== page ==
Captain Leon Smith described Great Britain’s Davis Cup quarter-final loss to Germany as “a tough day to swallow”.
Britain were looking for a repeat of their victory over the same opposition in the last eight two years ago and made the perfect start when Dan Evans thumped Peter Gojowczyk 6-2 6-1.
But Cameron Norrie suffered his first defeat of the week, going down 7-6 (6) 3-6 6-2 to Jan-Lennard Struff, and Kevin Krawietz and Tim Puetz won a tense deciding doubles rubber 7-6 (10) 7-6 (5) against Joe Salisbury and Neal Skupski.
It is therefore Germany who will travel to Madrid for the semi-finals on Saturday while Britain head home and will almost certainly have to win a qualifying tie in early March to book their place in next year’s finals.
Smith said: “Everyone is gutted, obviously. We’ve had some good days, but it’s a tough day to swallow. Can’t fault any of the guys’ efforts or the team bench. Everyone gave their best effort.
“The sets could have gone either way and it could have been a different outcome. But it wasn’t to be today.”
This tie was once again played behind closed doors in Innsbruck but both teams provided vocal support, particularly during the doubles clash, which could scarcely have been tighter.
The match featured four of the world’s best exponents of the format, and there were some terrific rallies, but Salisbury and Skupski were left to rue missed opportunities after leading 6-4 in the first-set tie-break and 5-0 in the second.
Salisbury is a four-time grand slam champion but this week has been his first experience of Davis Cup tennis.
He said: “They played well at the end of the second-set tie-break, but we didn’t. We’re 5-0 up, we should win the tie-break, simple as that.
“I have loved this week, loved playing for Great Britain. I think it’s extra pressure, which often I feel helps me to perform well and I feel like I have played my best in some of the biggest matches that I have played. But this week that didn’t happen.”
It was a similar story for Norrie, who has had an exceptional season but understandably looked to be running out of gas a little here.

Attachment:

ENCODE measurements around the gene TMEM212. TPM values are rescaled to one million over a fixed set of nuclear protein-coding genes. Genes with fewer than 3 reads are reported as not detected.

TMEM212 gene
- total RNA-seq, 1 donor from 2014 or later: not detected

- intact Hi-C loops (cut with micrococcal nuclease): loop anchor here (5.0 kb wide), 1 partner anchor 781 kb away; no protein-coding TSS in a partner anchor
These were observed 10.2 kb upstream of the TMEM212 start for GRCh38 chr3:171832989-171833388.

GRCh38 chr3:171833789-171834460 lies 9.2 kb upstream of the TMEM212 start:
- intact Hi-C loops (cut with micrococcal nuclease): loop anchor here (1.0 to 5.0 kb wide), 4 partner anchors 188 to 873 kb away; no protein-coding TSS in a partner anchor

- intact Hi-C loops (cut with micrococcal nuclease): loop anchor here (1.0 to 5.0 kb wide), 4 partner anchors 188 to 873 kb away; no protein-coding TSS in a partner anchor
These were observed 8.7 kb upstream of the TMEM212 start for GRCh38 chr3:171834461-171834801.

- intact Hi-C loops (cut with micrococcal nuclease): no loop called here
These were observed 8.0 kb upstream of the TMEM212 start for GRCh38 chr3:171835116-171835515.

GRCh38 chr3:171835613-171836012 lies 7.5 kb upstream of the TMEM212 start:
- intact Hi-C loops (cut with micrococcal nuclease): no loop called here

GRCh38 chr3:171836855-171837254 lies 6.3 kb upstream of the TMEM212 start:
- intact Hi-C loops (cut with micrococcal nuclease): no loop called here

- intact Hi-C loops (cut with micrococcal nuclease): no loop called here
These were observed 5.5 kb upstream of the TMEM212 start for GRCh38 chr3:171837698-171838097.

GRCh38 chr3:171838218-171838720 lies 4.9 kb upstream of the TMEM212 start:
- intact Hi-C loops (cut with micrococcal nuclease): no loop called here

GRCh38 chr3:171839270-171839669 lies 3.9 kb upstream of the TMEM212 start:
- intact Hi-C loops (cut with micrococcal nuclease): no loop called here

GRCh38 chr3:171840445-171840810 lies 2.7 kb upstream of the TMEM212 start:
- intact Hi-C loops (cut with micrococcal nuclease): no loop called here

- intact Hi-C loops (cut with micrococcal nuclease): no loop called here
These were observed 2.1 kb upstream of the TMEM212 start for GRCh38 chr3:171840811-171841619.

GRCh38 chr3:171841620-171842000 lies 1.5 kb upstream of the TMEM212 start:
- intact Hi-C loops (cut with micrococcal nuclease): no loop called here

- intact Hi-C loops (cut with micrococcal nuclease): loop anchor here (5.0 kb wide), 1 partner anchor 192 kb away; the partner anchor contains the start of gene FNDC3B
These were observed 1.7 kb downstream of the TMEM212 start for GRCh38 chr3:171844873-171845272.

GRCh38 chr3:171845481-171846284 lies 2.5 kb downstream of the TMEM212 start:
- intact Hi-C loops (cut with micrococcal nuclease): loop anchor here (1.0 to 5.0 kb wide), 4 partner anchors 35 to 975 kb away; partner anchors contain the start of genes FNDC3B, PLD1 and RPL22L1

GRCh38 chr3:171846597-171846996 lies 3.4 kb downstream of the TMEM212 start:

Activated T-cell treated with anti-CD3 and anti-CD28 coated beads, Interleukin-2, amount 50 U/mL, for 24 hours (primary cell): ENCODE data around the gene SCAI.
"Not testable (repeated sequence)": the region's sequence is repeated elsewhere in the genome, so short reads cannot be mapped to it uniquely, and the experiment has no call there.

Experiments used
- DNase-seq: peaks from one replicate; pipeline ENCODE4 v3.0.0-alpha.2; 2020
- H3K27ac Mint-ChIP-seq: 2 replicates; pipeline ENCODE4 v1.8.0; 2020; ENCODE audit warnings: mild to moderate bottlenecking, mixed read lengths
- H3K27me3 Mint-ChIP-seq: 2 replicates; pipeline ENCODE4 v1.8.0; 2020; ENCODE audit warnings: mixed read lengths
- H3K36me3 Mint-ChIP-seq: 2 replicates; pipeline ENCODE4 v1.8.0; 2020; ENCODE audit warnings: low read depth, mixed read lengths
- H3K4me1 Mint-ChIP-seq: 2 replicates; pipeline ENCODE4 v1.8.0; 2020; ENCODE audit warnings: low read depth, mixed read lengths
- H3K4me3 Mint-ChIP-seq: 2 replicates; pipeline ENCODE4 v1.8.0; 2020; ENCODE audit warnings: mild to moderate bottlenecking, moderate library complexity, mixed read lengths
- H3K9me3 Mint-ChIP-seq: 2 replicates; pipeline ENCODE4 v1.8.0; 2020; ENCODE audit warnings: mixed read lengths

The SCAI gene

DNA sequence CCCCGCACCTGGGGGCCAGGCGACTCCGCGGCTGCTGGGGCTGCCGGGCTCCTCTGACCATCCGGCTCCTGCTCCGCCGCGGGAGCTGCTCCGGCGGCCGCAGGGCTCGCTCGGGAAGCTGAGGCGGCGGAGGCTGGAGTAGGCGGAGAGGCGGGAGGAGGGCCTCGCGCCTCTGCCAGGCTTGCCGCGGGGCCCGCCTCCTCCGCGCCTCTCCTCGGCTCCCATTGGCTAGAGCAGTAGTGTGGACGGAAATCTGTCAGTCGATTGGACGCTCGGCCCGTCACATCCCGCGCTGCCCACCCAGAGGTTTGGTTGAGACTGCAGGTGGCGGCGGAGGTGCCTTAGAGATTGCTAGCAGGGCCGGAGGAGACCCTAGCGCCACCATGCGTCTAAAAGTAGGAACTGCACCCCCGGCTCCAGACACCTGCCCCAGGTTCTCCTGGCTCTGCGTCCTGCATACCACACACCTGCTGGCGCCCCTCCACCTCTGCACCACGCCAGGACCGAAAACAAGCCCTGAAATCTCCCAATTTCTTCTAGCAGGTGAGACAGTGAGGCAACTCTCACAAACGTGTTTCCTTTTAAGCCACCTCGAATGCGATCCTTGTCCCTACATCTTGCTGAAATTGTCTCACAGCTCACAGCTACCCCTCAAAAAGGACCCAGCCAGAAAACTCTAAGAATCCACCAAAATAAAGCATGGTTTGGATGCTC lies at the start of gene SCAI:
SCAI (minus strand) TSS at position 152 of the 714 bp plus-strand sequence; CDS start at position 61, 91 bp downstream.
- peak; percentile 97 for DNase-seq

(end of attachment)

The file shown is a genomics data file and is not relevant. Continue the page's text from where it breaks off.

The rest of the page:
He recovered from 1-4 to serve for the opening set but could not take advantage either of that opportunity or a 6-4 lead in the tie-break. Norrie appeared to have turned things around when he levelled the match but Struff finished with a run of five games in a row.
“I was really disappointed with my level,” said Norrie. “I think I didn’t serve as well as I did in the previous matches. He played some good tennis in some big moments, especially in the third there. The first set should definitely have been mine.
“Overall, the week was excellent. Really enjoyable way to end the season, and I’m so proud of everyone on the team. They left it all out there. We’re all gutted but I think, for the future, it’s going to be good to experience this and definitely going to make me and everyone else want it even more.”
The day had started so promisingly for Britain with the performance of Evans, who swatted aside Gojowczyk in just 55 minutes.
Germany captain Michael Kohlmann sprang a surprise by selecting Gojowczyk, who had not played a Davis Cup match since 2014 and was on a five-match losing streak, instead of Dominik Koepfer.
Having been expecting to face a left-hander, Evans instead found himself up against a right-hander, but Gojowczyk made a horribly nervous start and never recovered while his opponent got better and better.
Britain’s players will now take a well-earned holiday but it is only a month until the new season begins with a very similar competition, the ATP Cup in Australia.
Smith added: “We’ve got to look positively at some of the things we have done this week and improve on the stuff we can do even better next year.
“Now it’s time for some rest for these guys. They fully deserve it. We have lost today, but that happens. I think the most important thing for them is what they have achieved all throughout the year. They should be really, really proud.”